Darfur Activist Takes a Turn on the Silver Screen
The first time that Adam Sterling was in charge of organizing anything was his freshman year of college, when he sent a busload of underage students down to Tijuana, where they could drink legally. The only investment decision he had made up to that point was whether to purchase an Xbox 360 or wait until something cooler came out. And like most students at the University of California, Los Angeles, with better things to do, he had mastered passing through Bruin Walk — the main campus corridor, where student organizations hand out fliers and hassle people to sign their petitions — without making eye contact with any of the activist types.
Today, Sterling is that guy handing out fliers and hassling passersby, but he has managed to catch the eyes of all the right people. As executive director of the Sudan Divestment Task Force, the 24-year old personally lobbied none other than California Governor Arnold Schwarzenegger to pass a bill that will keep California’s state funds out of Sudan, currently home to a human rights catastrophe reminiscent of what some of his ancestors suffered through in Nazi Germany.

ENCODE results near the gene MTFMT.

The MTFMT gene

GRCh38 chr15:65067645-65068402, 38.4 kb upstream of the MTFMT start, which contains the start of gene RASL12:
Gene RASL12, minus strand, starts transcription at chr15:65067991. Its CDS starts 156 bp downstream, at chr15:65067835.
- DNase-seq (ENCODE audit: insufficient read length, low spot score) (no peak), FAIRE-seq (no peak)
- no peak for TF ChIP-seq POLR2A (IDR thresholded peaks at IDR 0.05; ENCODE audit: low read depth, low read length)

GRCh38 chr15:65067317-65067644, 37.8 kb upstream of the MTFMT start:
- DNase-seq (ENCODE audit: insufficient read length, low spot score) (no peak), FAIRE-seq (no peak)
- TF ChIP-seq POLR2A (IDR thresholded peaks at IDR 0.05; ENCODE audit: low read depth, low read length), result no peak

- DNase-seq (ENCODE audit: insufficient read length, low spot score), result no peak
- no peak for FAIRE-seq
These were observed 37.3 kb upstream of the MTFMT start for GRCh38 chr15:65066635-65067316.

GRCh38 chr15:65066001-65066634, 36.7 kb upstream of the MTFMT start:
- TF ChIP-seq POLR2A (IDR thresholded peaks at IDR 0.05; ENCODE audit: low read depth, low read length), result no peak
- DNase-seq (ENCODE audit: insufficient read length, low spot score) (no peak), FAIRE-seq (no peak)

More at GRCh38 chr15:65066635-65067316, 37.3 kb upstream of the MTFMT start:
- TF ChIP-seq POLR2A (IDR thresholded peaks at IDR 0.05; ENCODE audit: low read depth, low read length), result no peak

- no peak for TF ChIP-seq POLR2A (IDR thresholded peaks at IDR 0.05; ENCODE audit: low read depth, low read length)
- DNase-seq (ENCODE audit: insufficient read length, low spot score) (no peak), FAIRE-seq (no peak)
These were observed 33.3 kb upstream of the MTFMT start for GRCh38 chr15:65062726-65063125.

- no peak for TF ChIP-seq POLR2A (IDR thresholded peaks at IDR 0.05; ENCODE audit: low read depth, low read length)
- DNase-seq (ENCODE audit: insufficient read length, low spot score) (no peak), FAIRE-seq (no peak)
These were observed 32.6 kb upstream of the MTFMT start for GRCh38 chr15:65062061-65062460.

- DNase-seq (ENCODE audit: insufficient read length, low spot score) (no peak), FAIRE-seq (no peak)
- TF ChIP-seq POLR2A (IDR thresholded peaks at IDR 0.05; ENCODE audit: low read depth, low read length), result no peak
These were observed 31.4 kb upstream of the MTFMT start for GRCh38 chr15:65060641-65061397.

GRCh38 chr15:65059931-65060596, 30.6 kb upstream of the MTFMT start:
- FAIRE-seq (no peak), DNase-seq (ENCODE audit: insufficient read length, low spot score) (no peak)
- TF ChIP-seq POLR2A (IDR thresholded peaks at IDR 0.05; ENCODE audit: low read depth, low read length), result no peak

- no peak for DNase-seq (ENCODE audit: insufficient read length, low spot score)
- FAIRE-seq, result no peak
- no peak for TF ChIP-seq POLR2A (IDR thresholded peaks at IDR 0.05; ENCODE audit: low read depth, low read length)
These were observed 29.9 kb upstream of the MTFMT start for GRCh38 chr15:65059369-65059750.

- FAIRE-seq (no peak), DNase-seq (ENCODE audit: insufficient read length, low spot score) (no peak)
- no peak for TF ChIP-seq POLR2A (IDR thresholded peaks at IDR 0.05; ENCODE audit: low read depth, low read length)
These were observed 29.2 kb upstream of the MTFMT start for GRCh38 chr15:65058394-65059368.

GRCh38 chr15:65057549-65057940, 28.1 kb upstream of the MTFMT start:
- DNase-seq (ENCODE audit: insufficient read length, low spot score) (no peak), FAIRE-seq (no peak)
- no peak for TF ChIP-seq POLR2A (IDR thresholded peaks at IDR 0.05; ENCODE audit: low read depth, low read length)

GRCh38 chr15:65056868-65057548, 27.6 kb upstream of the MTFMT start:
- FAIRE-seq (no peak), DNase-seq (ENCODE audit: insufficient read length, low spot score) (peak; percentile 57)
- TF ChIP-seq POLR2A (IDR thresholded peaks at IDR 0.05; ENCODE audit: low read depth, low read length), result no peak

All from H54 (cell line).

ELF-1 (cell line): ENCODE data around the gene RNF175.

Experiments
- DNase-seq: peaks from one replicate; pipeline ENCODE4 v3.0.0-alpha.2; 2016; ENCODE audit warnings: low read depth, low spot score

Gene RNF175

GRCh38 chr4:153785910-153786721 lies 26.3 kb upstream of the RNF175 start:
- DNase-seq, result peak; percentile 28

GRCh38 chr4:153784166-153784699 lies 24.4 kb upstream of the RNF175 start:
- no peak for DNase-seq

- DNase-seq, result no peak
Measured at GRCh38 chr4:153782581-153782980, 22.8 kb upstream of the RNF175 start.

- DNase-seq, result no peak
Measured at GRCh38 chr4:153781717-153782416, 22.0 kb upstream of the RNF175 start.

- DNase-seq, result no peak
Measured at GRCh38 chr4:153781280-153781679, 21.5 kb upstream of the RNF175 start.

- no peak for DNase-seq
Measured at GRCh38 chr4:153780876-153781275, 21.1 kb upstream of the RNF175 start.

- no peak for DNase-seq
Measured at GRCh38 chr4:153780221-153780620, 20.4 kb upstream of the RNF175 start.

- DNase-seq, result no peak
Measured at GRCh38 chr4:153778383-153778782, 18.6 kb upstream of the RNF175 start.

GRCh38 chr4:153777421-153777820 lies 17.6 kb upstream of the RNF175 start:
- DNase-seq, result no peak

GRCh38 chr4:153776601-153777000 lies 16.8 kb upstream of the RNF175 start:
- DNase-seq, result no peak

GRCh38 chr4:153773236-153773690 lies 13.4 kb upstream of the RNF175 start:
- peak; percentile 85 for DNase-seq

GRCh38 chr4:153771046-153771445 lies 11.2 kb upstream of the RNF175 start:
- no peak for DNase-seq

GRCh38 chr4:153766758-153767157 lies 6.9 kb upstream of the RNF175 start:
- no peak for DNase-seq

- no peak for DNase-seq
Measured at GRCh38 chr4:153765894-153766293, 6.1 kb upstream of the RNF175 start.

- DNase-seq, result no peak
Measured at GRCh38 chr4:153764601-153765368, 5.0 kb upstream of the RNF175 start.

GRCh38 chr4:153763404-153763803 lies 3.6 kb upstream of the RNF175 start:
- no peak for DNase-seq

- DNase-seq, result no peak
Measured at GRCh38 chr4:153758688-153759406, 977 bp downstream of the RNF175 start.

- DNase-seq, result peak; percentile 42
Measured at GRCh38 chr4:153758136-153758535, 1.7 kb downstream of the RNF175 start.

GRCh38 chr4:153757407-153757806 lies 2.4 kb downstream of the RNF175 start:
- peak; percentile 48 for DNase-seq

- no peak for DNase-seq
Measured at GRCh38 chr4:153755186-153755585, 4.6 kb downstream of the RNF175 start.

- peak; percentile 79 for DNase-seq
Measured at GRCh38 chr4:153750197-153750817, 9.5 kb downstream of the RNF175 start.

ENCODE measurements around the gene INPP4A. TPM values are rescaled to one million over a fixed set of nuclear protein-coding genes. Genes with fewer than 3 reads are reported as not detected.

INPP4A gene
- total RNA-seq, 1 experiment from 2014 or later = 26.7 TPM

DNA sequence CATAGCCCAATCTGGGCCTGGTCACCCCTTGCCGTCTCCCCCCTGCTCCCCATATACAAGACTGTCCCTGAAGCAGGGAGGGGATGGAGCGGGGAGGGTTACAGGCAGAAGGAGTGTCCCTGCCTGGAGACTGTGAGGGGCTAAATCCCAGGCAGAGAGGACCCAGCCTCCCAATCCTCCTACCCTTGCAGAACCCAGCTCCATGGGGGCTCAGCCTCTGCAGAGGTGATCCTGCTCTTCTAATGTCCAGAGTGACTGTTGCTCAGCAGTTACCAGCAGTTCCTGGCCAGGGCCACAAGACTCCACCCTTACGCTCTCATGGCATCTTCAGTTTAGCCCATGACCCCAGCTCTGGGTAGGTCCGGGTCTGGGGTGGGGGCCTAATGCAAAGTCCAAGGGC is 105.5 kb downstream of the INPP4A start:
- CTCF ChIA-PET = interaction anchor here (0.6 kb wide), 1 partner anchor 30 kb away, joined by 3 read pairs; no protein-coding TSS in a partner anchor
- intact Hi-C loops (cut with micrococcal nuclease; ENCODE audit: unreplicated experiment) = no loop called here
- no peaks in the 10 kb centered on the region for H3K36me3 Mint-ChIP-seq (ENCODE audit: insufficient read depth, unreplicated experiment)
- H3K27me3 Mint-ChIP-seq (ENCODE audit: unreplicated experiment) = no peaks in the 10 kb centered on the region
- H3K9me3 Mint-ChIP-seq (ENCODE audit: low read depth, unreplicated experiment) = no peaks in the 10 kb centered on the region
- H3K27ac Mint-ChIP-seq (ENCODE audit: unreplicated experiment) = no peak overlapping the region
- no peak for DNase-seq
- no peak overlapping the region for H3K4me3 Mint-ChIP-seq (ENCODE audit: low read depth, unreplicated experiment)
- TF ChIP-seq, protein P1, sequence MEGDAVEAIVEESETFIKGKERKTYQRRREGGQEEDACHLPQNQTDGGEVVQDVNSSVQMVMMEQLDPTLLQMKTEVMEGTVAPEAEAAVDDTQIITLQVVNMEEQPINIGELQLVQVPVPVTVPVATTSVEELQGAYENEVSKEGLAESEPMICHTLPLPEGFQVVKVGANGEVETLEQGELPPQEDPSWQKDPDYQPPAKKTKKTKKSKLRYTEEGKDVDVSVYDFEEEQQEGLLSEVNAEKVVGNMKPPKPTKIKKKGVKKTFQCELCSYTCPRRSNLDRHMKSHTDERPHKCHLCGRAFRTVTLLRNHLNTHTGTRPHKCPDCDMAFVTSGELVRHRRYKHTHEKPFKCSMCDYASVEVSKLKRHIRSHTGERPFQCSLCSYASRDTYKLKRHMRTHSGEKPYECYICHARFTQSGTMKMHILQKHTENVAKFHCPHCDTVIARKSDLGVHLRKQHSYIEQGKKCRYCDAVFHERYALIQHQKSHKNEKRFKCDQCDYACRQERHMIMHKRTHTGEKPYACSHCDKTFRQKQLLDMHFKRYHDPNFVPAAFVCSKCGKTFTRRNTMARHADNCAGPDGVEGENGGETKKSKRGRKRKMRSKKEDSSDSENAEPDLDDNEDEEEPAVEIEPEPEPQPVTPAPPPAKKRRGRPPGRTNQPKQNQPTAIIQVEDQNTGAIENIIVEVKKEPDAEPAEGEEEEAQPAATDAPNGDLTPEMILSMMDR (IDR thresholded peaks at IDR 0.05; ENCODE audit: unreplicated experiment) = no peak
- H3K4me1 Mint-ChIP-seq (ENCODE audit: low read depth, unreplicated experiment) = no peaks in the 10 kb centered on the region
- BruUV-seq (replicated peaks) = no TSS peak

Sterling’s story is told along with that of five other individuals involved in the fight to help the people of Darfur, Sudan, in the documentary “Darfur Now,” which opened in theaters November 2. Producer Cathy Schulman, who was presented the best picture Oscar for the 2005 movie “Crash,” said that including Sterling as a subject in “Darfur Now” was the first definitive decision she and director Ted Braun were able to make.
“Everything Sterling comes across as in the film is true,” Schulman said. “He is completely devoted, highly articulate, committed on a personal and professional level, and emotional about the cause.”